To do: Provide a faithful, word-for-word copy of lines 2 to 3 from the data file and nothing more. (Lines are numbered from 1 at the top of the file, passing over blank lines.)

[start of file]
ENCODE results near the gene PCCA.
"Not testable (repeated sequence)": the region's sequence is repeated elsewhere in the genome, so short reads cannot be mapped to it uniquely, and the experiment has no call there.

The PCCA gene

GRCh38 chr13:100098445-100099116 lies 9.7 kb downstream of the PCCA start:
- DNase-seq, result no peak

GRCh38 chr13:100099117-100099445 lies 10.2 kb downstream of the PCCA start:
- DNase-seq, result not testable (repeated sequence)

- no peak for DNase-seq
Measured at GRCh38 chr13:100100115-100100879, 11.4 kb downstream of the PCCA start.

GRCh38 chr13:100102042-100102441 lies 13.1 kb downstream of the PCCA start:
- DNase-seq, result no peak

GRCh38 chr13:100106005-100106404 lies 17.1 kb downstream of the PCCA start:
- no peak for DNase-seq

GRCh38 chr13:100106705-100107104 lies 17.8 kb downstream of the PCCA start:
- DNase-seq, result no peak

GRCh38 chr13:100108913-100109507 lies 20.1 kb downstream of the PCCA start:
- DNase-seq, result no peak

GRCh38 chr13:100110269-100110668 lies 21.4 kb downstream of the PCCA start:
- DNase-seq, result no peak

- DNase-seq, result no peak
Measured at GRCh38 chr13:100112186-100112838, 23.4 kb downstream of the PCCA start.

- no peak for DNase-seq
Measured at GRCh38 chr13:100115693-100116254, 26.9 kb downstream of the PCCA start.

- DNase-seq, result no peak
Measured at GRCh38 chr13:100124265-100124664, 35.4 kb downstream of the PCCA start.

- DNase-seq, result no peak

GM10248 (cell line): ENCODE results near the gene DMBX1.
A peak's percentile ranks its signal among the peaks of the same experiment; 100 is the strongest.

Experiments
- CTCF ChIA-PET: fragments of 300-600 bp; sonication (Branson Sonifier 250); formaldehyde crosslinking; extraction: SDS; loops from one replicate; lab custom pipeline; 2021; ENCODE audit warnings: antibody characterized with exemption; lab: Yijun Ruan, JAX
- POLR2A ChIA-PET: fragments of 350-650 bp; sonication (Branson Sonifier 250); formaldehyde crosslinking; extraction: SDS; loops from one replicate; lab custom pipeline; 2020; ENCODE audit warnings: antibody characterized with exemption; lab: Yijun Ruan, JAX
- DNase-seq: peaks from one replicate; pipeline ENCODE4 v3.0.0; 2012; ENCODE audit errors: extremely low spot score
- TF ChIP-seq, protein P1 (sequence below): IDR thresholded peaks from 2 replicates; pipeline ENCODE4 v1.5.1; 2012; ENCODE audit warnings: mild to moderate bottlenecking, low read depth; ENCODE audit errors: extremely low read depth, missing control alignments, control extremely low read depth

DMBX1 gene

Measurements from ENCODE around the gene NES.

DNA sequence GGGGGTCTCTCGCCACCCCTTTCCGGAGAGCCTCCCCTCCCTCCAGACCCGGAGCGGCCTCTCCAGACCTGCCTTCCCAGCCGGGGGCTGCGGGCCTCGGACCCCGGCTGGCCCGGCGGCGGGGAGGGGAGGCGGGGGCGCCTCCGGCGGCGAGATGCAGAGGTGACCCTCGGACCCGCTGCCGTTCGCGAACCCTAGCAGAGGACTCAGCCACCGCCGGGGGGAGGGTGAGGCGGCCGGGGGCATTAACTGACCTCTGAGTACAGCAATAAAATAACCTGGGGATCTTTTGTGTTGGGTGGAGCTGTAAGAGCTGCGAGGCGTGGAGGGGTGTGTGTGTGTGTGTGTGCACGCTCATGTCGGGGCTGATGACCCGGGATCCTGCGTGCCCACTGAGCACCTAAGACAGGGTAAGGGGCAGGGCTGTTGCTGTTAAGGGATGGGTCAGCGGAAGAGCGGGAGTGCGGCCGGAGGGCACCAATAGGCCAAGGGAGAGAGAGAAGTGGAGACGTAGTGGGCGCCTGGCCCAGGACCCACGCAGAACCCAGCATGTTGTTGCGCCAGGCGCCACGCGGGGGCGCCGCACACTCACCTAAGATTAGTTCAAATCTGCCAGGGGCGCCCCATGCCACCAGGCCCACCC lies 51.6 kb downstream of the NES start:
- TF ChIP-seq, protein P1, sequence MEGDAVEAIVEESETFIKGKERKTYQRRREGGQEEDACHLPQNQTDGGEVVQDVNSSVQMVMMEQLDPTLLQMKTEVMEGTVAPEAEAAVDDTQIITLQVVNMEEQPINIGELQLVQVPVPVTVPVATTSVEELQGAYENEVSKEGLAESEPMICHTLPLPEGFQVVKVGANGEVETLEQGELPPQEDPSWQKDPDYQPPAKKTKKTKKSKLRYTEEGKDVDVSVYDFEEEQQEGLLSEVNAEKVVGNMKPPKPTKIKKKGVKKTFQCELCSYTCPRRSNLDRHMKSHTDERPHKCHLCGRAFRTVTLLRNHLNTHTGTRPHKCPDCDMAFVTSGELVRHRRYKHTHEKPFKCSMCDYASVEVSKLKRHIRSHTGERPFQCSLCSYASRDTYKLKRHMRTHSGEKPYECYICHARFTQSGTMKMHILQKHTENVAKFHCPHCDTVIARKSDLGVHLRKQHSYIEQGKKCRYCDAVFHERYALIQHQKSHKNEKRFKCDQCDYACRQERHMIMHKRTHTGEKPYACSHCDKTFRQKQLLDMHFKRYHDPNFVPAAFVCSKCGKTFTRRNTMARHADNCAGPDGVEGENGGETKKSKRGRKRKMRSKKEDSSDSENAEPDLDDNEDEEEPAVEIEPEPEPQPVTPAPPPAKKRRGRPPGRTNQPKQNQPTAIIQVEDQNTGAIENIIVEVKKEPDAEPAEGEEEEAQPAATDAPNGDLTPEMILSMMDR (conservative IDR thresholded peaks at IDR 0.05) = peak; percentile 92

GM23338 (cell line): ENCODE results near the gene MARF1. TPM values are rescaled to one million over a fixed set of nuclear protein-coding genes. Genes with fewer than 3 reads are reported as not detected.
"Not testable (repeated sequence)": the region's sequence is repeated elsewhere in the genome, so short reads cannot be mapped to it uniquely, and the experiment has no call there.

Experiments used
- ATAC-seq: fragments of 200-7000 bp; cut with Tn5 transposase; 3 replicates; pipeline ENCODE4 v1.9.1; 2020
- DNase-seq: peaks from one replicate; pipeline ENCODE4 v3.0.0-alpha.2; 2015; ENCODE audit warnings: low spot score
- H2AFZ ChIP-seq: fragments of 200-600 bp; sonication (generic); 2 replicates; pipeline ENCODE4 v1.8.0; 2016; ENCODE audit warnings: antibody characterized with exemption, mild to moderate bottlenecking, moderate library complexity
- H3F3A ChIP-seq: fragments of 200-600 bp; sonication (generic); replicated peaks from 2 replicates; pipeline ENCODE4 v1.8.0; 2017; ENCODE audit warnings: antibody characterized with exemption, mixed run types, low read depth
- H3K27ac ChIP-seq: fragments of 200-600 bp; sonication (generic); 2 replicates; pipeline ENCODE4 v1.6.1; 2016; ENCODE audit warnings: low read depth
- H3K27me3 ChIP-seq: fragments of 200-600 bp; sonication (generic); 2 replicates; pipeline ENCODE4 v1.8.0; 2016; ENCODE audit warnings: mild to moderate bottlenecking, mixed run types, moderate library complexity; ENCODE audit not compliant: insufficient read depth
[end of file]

"Not testable (repeated sequence)": the region's sequence is repeated elsewhere in the genome, so short reads cannot be mapped to it uniquely, and the experiment has no call there.

The PCCA gene